PhotoHow desperate are you to get that job?

There are good ways to be noticed by the hiring manager and then there are...

Obviously, you want to stand out but there are limits -- at least for most of us.

But a new survey by CareerBuilder found that some candidates are doing not just creative things but strange things to be noticed.

“Candidates are realizing that an extraordinary cover letter and resume with strong references aren’t enough, that if you really want the gig, you have to stand out from the competition,” said Rosemary Haefner, chief human resources officer for CareerBuilder. “Unfortunately, what many aren’t realizing is that the catch is making sure you do that in a professional, respectful way.”

The good, the bad and the...

Hiring managers gave the following examples of unusual tactics job seekers used to stand out, not always for the right reasons:

  • Candidate had a priest contact the hiring manager to ask for the candidate to be hired.
  • Candidate bought a first class upgrade to sit next to the hiring manager on a transatlantic flight.
  • During October, the candidate came dressed in a Halloween costume.
  • The candidate’s wife made homemade lavender soap bars for the hiring manager as a thank you for taking the time to interview the candidate.
  • The candidate asked the hiring manager to share an ice cream cone.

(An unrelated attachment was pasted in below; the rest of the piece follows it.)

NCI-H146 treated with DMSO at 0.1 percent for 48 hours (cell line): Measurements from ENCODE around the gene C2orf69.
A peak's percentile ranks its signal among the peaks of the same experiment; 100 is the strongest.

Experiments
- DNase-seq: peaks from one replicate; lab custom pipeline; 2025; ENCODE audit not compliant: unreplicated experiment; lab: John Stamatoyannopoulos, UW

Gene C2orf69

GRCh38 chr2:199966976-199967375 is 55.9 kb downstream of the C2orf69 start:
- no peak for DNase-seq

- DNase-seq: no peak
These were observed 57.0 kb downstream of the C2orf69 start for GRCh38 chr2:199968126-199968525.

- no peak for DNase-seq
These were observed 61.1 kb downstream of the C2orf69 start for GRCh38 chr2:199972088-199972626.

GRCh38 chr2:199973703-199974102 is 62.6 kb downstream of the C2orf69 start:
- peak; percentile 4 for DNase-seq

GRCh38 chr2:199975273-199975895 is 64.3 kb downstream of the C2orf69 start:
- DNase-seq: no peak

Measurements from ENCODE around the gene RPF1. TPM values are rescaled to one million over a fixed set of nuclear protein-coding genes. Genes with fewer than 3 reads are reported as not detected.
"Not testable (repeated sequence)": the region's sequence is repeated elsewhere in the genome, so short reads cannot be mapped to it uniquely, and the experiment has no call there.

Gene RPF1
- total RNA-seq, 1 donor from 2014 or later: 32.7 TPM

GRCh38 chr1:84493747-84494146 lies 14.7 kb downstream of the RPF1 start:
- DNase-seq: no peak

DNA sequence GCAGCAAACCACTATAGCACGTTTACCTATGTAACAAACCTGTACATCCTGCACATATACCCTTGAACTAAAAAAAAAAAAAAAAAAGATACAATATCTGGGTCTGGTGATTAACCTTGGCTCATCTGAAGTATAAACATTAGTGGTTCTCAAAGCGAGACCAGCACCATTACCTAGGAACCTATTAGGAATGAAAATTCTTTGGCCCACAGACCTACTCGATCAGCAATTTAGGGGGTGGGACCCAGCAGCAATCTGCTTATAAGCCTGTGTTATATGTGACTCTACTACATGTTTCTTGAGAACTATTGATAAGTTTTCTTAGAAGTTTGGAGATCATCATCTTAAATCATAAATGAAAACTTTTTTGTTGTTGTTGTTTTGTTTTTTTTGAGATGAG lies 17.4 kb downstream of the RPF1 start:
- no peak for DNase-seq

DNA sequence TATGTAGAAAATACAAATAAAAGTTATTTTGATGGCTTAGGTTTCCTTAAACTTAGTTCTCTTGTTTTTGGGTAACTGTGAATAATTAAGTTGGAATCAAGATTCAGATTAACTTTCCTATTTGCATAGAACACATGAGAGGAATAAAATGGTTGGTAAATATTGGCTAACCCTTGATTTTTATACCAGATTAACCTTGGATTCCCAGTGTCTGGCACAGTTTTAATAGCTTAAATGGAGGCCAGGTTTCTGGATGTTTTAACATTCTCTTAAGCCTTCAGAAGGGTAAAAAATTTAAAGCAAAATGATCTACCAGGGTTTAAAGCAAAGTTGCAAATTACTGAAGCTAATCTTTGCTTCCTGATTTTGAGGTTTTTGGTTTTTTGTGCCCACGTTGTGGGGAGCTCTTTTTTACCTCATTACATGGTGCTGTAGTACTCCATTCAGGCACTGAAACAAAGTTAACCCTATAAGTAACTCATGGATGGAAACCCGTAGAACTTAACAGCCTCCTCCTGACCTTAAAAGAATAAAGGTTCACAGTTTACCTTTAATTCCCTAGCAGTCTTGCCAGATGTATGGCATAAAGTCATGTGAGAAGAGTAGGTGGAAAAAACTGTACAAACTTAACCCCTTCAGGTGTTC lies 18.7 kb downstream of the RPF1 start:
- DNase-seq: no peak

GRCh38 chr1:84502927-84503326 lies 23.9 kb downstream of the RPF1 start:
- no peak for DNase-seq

• The candidate sent a pair of embroidered socks with a note saying he would knock the company’s socks off if hired.
  • The candidate showed up in his camp counselor attire with some of the children from the camp he worked for to show his leadership capabilities.
  • The candidate sent a shoe with a flower in it as a thank you after the interview. The note said: “Trying to get my foot in the door.”
  • The candidate mailed the hiring manager money in an envelope.
  • The candidate arrived at the interview in a white limousine, an hour early, dressed in a three-piece suit. The open position was middle-wage and had a required dress code of khakis, company button-down, and black shoes.
  • The candidate kissed the hiring manager.
  • The candidate gave the hiring manager a book on a subject he knew the candidate manager enjoyed.
  • The candidate wore a tie bearing the name of the company with whom he was interviewing.

What to do

To increase your chances of getting hired, you need to provide evidence that you're the ideal fit. Here are some ways to stand out:

  • Don’t forget the past: Giving a few examples of how your experience is transferable shows that you’ve thought through how you would fit into the organization.
  • Use social media to your advantage: Tweeting, blogging, and commenting about things you know builds up your credibility online. When an employer searches your name after an interview, you want them to find a knowledgeable individual who can fit well into their company.
  • Ask questions: Be sure to prepare a few good questions of your own. What's the corporate culture like? Are there opportunities to advance? Your questions communicate to your interviewer what’s most important to you. They can also position you as a solid candidate for the role and set you apart from the competition.
  • Showcase your numbers: Use as many facts and figures as you can when promoting yourself. How many people were affected by your work? By what percentage did you exceed your goals?
  • Send a note: If you feel the interview has gone well and you want to continue pursuing the opportunity, let the interviewer know. Tell him or her that you’ve enjoyed the interview, believe you can thrive in the role, and are interested in exploring the next step.

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